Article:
'Credit crunch'. If you've had your head buried in the sand for a couple of years, you won't have heard this term.
If not, then you will certainly have seen, read and heard an awful lot about the 'credit crunch'.
CR-edit CR-unch. It has a nice satisfying ring to it.
When you have a phrase or expression in which the first consonant sound of some of the words is the same, it's called 'alliteration'.
You'll often find alliteration in poetry, nursery rhymes or 'tongue twisters' like 'She sells sea shells on the sea shore'.
'Crunch' is a very expressive word, it makes you think of a breakfast cereal,
or the sound when you're trying to park your car and you're a bit heavy on the accelerator.
But credit crunch, despite its nice friendly sound, has a sinister meaning.
Although the term itself is not new (it was coined in the 1960s),
it's only since 2007 that it has really taken off to become a defining term for the global economic downturn which began in August of that year.
A search in the Guardian newspaper reveals that 'credit crunch' was mentioned just once in January 2007.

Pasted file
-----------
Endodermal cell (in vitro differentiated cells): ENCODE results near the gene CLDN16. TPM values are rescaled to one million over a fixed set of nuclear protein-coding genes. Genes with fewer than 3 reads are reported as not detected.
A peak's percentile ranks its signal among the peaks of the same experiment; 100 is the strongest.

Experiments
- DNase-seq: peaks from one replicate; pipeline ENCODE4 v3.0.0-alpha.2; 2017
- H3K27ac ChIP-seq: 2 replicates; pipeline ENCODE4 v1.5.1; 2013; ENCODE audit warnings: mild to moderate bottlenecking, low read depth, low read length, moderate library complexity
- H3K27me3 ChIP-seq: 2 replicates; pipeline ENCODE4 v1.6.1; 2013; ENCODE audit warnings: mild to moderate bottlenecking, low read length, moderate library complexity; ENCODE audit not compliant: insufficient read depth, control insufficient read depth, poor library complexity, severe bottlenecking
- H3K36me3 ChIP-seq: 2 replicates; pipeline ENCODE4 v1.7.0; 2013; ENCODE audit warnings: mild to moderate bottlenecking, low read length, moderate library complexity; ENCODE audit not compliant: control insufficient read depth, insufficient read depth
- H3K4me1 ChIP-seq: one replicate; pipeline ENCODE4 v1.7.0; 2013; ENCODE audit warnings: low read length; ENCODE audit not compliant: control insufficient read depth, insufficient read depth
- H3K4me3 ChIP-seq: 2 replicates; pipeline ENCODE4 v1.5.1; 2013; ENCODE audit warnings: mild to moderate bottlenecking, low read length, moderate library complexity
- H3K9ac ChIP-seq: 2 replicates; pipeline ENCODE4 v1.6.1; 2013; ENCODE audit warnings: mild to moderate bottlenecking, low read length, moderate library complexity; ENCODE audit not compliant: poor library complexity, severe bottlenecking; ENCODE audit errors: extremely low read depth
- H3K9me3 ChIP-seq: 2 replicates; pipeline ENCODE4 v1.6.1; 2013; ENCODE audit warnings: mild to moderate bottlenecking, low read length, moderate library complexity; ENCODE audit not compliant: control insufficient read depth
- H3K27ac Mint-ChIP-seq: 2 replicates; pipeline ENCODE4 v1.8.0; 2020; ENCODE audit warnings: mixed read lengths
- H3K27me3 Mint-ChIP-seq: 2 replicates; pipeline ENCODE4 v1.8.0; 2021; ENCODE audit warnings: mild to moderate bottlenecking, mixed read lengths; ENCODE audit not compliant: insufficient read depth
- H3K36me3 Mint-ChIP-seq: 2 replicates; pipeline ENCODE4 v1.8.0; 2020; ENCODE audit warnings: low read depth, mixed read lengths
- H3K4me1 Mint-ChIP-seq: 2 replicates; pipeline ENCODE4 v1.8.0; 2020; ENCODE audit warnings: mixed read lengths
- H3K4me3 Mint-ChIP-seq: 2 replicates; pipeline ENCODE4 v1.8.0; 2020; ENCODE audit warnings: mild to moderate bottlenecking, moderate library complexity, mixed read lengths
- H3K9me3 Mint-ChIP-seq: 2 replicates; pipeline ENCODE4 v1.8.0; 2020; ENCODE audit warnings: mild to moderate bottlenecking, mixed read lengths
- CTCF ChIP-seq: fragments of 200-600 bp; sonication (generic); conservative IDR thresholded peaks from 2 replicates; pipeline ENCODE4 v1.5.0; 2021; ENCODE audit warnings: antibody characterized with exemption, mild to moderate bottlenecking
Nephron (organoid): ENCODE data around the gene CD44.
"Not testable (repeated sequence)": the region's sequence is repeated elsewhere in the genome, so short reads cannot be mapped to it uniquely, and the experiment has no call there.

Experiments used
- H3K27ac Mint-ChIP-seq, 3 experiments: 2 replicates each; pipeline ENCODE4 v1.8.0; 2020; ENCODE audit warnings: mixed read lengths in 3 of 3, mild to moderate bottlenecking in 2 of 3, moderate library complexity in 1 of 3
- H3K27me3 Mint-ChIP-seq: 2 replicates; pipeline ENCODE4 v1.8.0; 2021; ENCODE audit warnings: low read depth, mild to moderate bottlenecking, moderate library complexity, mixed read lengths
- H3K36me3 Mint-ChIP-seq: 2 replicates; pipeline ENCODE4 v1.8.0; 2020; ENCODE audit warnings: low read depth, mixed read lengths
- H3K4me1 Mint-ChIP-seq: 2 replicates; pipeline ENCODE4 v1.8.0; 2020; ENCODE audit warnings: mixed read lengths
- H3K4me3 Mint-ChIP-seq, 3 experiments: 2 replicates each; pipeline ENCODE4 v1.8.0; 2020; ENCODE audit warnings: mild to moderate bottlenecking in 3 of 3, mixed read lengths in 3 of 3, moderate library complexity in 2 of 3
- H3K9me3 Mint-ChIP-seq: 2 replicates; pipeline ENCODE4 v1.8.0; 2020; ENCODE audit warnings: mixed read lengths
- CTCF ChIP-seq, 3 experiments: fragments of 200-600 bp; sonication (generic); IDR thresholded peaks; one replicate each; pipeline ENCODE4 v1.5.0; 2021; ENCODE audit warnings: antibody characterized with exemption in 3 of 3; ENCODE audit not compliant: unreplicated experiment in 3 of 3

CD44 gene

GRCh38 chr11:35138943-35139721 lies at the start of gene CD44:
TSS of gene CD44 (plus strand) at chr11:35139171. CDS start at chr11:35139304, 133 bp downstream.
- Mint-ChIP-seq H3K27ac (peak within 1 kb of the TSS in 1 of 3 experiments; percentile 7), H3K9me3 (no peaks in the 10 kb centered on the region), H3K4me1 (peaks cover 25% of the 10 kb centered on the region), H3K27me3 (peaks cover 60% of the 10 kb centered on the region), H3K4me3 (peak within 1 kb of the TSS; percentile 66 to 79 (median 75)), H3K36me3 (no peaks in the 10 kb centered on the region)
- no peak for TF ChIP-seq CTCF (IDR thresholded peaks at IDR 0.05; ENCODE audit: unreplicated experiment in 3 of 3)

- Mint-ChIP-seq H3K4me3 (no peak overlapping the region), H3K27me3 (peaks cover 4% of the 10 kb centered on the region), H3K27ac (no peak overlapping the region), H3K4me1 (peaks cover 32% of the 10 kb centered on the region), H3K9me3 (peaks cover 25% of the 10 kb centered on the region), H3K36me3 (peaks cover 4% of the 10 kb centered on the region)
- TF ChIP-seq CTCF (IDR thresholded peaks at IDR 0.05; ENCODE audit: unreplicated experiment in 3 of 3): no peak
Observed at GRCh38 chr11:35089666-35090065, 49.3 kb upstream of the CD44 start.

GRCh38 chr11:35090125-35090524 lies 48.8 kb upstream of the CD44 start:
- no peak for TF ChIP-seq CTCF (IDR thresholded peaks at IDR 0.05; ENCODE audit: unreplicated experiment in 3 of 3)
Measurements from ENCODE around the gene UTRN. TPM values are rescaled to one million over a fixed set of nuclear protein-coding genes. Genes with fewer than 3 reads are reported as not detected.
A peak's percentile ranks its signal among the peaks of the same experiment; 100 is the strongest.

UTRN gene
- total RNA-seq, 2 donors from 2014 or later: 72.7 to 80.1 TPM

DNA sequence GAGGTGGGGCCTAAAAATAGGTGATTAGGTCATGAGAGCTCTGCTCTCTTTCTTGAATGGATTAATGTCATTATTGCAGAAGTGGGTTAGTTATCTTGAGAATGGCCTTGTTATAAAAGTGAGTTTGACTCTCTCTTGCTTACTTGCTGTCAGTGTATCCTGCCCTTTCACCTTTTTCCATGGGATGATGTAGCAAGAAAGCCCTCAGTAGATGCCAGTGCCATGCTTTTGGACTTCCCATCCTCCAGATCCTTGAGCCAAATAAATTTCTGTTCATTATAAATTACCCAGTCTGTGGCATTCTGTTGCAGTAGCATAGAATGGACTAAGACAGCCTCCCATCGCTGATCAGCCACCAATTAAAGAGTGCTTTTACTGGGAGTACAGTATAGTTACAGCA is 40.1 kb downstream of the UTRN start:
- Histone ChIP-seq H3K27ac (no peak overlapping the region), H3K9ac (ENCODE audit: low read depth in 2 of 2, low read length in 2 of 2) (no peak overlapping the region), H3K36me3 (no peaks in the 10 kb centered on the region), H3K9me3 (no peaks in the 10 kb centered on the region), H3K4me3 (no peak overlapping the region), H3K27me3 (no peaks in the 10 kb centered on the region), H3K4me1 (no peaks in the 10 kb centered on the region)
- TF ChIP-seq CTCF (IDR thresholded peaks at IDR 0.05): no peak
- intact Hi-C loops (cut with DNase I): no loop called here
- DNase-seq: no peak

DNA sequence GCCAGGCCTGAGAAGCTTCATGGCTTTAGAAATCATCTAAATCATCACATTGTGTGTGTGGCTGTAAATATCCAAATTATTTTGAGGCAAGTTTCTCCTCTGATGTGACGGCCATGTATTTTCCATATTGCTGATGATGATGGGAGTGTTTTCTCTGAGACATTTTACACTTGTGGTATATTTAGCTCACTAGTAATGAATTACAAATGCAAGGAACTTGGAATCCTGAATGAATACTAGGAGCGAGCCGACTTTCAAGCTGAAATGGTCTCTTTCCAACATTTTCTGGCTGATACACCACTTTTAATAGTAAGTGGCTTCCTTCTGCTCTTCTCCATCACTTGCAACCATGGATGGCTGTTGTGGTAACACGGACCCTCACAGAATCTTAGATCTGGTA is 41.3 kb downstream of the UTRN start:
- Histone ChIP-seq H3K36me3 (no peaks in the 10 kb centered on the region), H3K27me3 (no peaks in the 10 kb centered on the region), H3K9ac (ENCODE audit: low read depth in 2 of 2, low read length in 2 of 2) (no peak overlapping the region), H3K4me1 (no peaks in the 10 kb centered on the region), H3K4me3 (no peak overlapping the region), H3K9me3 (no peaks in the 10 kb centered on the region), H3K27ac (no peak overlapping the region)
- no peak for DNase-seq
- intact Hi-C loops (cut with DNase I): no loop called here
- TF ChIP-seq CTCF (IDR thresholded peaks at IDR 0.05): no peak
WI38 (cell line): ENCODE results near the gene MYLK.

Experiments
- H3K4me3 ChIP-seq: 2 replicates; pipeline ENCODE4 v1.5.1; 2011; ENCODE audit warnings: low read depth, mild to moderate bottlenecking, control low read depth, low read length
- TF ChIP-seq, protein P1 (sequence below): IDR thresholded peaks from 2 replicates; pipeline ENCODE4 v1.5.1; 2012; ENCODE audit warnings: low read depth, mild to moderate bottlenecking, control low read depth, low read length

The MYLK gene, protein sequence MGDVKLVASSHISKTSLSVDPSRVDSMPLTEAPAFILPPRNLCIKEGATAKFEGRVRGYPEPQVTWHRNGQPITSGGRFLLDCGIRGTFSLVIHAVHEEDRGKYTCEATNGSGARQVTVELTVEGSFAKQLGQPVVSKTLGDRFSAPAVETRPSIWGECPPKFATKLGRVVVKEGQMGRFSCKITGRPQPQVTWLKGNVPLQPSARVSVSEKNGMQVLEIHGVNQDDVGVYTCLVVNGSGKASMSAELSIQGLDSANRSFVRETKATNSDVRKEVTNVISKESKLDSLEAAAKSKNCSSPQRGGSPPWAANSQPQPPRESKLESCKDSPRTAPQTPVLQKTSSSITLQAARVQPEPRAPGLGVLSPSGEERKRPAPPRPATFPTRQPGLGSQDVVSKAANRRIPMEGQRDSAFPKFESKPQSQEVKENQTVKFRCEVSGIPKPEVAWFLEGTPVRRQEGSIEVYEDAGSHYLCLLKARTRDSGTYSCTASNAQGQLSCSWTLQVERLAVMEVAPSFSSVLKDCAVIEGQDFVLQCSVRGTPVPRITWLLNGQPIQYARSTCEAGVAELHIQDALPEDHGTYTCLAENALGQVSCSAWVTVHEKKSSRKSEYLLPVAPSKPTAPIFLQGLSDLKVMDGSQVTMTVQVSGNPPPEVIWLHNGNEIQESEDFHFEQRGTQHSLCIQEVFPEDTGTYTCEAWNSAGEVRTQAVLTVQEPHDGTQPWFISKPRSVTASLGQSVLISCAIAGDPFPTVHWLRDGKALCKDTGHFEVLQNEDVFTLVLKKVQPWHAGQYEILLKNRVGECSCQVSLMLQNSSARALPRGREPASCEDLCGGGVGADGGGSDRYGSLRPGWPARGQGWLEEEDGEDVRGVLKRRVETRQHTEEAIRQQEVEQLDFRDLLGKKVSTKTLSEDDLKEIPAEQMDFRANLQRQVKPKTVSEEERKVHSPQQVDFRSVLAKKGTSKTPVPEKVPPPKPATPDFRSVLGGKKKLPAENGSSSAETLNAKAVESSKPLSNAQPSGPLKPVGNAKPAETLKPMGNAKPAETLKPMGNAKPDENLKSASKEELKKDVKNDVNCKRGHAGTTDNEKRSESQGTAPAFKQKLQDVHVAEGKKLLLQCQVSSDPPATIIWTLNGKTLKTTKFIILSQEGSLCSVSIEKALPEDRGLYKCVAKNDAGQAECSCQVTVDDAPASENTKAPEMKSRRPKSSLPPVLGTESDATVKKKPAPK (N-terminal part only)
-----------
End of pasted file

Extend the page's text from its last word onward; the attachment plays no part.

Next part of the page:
In December of the same year it was used 255 times, while in October 2008, the word was used an extraordinary 686 times!
You may be wondering what the difference is between this and the more usual word for an economic downturn - 'recession'.
Well, apart from the fact that it sounds better, the 'crunch' really means that credit has dried up, there's no more.
For many years, credit was freely available – we were all given the chance to be big spenders, particularly in Britain and the US.
"You want to buy a house but you haven't got any money? No problem. How much do you need?"
It seemed too good to be true… and it was.
As banks collapsed, businesses folded and governments frantically bailed out, nobody wanted to lend money anymore.
If you needed a loan, whether you were an individual, a small business or even a bank, it was increasingly hard to get it.
Result? Bankruptcy, unemployment, less consumer spending – in a word, recession.
The term has now become a kind of catch-all for a variety of economic problems.
Newspapers talk of 'credit-crunch Britain', the word becoming a compound adjective.